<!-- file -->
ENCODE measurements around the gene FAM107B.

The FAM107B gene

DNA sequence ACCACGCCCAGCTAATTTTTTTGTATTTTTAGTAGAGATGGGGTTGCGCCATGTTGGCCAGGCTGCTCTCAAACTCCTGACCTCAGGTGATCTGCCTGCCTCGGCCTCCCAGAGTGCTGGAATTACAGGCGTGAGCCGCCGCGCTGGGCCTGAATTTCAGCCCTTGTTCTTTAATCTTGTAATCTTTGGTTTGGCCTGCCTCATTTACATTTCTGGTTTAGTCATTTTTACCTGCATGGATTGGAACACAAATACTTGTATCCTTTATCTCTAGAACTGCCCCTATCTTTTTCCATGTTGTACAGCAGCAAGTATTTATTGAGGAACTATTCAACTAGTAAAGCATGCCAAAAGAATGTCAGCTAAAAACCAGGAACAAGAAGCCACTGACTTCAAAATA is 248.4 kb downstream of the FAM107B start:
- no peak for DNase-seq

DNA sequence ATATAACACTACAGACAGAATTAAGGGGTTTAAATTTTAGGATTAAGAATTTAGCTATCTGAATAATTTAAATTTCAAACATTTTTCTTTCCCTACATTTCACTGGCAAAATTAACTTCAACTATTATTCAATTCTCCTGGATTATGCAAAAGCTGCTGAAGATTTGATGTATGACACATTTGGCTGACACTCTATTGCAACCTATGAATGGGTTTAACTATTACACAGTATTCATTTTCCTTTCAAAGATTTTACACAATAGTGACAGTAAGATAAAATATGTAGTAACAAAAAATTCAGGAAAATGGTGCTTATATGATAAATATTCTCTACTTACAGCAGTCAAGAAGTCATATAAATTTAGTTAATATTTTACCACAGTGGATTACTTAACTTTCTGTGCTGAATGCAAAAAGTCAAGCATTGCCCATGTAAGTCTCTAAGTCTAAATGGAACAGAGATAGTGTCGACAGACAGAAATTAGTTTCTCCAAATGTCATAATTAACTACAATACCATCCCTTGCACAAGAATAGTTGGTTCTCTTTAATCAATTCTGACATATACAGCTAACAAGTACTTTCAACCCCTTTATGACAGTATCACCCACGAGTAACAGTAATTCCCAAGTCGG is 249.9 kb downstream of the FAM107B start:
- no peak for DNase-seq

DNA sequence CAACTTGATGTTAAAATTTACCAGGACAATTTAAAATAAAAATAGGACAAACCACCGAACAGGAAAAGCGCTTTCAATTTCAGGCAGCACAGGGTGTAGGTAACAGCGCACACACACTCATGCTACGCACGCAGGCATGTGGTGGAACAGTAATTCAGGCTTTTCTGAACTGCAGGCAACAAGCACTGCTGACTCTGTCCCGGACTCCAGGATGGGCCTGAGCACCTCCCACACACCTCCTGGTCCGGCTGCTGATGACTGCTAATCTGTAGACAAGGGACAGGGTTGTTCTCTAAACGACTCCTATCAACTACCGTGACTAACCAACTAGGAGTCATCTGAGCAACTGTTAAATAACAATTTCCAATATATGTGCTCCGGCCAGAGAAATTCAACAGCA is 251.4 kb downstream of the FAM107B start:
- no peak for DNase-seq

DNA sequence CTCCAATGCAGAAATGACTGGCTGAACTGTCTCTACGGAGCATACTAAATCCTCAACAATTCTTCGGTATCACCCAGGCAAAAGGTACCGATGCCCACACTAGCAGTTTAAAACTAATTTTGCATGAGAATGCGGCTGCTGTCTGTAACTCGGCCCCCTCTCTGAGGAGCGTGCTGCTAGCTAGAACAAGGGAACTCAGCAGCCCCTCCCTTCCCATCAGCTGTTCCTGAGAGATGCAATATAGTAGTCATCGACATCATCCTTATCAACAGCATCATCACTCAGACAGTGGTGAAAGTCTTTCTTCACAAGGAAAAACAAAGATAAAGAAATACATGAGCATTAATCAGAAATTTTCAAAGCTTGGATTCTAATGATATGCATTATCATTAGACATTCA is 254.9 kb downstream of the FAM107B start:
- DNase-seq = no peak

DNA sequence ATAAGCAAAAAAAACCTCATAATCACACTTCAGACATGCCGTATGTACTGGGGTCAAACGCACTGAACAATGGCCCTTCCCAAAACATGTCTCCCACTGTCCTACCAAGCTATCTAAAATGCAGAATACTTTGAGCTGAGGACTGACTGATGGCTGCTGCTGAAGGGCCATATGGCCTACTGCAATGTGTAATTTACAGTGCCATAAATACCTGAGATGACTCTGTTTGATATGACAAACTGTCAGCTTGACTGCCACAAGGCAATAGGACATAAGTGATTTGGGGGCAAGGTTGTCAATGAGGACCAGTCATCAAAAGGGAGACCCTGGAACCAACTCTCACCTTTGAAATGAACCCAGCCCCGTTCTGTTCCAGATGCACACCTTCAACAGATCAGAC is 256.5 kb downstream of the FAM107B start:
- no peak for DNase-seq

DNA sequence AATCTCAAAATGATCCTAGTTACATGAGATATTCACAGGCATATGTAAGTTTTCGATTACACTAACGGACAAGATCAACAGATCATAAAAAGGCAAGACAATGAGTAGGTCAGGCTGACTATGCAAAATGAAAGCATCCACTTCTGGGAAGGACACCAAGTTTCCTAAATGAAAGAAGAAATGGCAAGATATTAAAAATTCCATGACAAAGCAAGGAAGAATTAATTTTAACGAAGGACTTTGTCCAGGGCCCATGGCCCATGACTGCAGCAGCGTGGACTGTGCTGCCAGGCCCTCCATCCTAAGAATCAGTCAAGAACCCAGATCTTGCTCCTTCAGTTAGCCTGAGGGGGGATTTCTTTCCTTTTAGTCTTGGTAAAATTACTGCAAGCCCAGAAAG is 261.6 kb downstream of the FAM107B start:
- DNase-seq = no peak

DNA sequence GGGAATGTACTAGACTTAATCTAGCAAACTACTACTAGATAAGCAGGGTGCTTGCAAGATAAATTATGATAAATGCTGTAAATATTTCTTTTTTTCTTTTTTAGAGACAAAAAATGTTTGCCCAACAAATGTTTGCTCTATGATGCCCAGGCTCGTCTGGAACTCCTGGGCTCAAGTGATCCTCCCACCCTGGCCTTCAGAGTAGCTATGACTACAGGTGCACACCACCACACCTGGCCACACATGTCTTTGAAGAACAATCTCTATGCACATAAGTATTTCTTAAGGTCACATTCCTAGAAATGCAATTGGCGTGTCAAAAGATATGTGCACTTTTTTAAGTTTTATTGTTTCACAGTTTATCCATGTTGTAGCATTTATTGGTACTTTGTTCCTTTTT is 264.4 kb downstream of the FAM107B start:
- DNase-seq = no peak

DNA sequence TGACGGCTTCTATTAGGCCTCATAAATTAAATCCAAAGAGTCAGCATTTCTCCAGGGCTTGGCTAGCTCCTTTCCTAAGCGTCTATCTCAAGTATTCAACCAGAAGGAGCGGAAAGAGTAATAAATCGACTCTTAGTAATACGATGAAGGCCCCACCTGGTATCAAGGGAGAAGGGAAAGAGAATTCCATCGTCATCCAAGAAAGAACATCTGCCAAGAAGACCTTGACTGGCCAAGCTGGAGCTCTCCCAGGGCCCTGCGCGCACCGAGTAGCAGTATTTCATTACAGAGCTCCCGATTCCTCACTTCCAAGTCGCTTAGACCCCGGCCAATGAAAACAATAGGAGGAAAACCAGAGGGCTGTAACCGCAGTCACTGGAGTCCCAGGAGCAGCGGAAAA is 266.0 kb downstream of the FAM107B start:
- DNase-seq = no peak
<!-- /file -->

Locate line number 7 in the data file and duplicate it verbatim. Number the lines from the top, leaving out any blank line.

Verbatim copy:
DNA sequence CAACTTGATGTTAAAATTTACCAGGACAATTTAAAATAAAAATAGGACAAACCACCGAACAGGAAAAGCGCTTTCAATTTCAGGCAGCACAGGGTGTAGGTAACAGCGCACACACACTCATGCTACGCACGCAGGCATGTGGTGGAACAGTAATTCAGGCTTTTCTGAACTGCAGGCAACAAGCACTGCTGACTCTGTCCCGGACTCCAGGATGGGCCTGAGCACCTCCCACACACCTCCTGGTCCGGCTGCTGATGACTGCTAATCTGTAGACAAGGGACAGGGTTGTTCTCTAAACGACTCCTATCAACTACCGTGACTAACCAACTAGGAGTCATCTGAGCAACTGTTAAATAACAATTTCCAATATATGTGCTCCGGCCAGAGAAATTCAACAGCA is 251.4 kb downstream of the FAM107B start: